Between each two-minute evaluation process, the participants took a short break to let any remaining oral flames die down. That done, they moved on to testing the next beverage among those up for evaluation. The full list was composed of water, full-sugar cola, cherry Kool-Aid reconstituted from dry mix, seltzer water, skim milk, whole milk, and a brand of non-alcoholic beer called O’Doul’s. To ensure that neither the temporary building up of tolerance to chili, nor a crescendo of unrelenting burn affected the results over the course of the experiment, the order of the test beverages was different for those taking part.
To analyze the results, the researchers adjusted each participant’s score according to their individual sensitivity to chili, so that records of the degree of burn abatement could be compared on the same scale. Relative to suffering the effects of capsaicin with nothing to drink, all of the beverages significantly reduced the burning sensation. The beverages that were most effective 10 seconds after swallowing the hot Bloody Mary mix were Cherry Kool-Aid, alcohol-free beer, full-fat and fat-free milk, with little to distinguish them. However, over the course of the two minutes of monitoring, both milks started to overtake and clearly outstrip the other beverages in the chili-burn-quenching stakes. At the end of the test period, both full-fat and fat-free milk were approximately equally effective. Sugary beverages—Kool-Aid, beer, and cola—formed a group that performed clearly worse than milk but also clearly better than water.
These findings are intriguing because they suggest that mechanisms involving sugar and protein may reduce capsaicin’s effects, in addition to the better-known mechanism that involves fats blocking the capsaicin receptor (TrpV1). The details of these additional mechanisms are unclear. Other researchers have proposed that sucrose has an analgesic effect via the opioid system . That is, it reduces the feeling of pain because it encourages neurons in the brain to release neurotransmitters such as endorphin, and these activate opioid receptors there.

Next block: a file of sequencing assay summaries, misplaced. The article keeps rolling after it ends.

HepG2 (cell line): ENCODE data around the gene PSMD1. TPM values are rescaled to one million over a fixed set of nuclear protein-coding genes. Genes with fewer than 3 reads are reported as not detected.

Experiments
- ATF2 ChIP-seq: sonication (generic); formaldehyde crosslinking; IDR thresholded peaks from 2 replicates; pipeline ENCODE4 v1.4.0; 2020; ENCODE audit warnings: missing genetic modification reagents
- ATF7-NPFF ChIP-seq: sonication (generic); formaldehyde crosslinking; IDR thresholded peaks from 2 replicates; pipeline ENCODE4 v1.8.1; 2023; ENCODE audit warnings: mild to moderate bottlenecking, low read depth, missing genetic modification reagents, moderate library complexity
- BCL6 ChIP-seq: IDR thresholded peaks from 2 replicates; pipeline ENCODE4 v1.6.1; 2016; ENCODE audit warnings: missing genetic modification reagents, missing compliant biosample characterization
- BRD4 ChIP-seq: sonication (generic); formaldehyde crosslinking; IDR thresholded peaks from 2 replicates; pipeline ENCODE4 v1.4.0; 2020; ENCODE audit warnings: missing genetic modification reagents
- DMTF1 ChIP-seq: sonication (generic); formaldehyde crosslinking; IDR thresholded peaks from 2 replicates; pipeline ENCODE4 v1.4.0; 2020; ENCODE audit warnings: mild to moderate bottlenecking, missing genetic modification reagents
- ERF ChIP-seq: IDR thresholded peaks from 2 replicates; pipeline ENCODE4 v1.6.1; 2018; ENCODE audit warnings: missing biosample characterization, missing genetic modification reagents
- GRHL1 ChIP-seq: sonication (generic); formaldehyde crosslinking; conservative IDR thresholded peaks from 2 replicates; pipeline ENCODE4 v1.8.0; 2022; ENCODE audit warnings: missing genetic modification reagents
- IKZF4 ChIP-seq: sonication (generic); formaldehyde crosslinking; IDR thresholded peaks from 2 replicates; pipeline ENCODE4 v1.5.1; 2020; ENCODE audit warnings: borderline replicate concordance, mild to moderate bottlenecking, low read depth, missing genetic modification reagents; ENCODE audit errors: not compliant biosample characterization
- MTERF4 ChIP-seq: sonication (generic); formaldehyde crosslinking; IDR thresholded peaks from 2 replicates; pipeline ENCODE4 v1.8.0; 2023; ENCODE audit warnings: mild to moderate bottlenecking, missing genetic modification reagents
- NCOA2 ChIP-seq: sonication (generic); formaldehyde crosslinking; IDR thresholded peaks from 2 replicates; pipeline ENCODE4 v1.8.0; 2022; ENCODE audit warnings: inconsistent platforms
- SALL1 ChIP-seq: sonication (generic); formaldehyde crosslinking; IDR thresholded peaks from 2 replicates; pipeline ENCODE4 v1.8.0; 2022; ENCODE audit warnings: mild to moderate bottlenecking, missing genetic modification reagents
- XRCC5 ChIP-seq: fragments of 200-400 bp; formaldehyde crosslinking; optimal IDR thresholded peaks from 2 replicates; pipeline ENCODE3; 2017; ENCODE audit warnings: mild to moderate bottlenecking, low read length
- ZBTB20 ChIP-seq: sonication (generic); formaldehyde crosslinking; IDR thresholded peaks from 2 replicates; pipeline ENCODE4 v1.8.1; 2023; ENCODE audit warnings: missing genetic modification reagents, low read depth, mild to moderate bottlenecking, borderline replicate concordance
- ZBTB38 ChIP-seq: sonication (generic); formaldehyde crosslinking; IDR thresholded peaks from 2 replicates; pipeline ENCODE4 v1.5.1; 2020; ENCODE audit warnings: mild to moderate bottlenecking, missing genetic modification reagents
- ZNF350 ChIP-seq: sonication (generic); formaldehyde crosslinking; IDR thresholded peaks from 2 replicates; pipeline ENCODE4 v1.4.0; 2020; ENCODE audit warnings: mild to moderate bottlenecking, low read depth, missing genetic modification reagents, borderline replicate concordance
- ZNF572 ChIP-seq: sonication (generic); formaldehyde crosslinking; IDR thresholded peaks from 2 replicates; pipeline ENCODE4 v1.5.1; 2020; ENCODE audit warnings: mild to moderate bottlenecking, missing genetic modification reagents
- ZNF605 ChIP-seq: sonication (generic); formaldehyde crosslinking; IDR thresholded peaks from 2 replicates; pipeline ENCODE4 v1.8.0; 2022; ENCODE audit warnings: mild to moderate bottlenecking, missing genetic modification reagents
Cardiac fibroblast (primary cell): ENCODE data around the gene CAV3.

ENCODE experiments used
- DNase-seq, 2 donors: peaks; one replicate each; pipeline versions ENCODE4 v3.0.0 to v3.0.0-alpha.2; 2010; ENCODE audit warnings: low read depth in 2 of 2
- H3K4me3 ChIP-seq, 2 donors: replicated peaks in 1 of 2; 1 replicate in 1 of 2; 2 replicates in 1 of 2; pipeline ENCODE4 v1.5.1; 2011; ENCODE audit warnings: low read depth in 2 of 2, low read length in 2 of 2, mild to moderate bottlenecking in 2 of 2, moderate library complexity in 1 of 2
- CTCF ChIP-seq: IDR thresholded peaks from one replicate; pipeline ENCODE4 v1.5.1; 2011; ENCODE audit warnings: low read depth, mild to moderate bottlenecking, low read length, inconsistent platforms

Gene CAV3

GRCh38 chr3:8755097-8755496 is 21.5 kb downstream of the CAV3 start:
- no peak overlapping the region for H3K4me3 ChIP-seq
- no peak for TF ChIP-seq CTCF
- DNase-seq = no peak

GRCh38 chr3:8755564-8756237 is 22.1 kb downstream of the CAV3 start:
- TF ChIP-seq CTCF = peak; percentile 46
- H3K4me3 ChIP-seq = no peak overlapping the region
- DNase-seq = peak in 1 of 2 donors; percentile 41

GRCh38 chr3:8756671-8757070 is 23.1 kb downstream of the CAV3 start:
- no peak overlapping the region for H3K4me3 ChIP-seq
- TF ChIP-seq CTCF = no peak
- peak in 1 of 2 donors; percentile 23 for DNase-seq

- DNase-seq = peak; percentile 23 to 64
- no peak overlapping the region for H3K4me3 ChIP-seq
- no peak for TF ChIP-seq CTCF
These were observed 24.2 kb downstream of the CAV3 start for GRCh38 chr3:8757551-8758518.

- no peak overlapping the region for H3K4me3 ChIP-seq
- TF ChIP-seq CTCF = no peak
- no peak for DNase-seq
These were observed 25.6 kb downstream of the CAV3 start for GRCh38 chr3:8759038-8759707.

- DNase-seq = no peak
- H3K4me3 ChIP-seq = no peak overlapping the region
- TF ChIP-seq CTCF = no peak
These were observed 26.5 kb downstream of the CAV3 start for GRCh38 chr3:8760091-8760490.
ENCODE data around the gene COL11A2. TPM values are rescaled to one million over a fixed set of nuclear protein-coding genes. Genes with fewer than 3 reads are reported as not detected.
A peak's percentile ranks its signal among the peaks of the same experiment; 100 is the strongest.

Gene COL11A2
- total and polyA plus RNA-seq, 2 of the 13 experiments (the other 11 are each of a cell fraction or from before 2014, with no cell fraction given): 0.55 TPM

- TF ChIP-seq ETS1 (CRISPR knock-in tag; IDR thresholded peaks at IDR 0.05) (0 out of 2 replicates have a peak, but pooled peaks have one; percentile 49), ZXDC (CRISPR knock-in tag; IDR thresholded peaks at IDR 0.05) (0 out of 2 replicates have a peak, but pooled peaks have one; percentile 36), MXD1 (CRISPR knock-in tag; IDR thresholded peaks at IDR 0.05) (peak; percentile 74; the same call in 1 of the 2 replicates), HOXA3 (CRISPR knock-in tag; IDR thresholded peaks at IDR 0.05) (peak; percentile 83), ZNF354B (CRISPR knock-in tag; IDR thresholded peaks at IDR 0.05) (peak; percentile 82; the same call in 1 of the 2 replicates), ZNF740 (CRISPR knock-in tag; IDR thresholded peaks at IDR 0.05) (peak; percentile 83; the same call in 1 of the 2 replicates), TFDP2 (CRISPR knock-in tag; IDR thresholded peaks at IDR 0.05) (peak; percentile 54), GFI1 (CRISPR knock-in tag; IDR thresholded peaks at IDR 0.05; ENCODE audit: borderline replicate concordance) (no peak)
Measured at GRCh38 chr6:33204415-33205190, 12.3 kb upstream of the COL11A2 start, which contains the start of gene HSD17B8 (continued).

The evidence that proteins might also work against chili-burn comes from the milk results. Skim milk contains roughly the same level of protein as whole milk, while virtually lacking the fat component. The fact that the two milks performed equally well in the experiment suggests that a mechanism involving protein may even be more effective than one involving fat. Nobody is sure why protein might have this effect, but one suggestion is that casein—milk’s most common protein—might solubilize or emulsify capsaicin, and in doing so stop much of it from reaching receptors because it is stuck in solution. The research to back up that idea, however, is yet to be done. Nonetheless, it does suggest there may be wisdom in chewing the chicken wing and drinking a glass of milk at the same time as one consumes chili sauce.
1. Nolden A. A., Lenart G. & Hayes J. E. 2019. Putting Out the Fire – Efficacy of Common Beverages in Reducing Oral Burn from Capsaicin. Physiol. Behav. 208: 112557.2. Avendaño-Rodríguez M., Juárez-Castro M., Rodríguez-Caspeta D., Zavaleta-Vega G. & Cano-Ruiz M. E. 2016. The Effectiveness of Different Palate Relievers Against a Hot Chili Pepper Sauce. JEI June 11: 1-5.
3. Nasrawi C.W. & Pangborn R.M. 1990. Temporal Effectiveness of Mouth-rinsing On Capsaicin Mouth-burn. Physiol. Behav. 47(4): 617–623.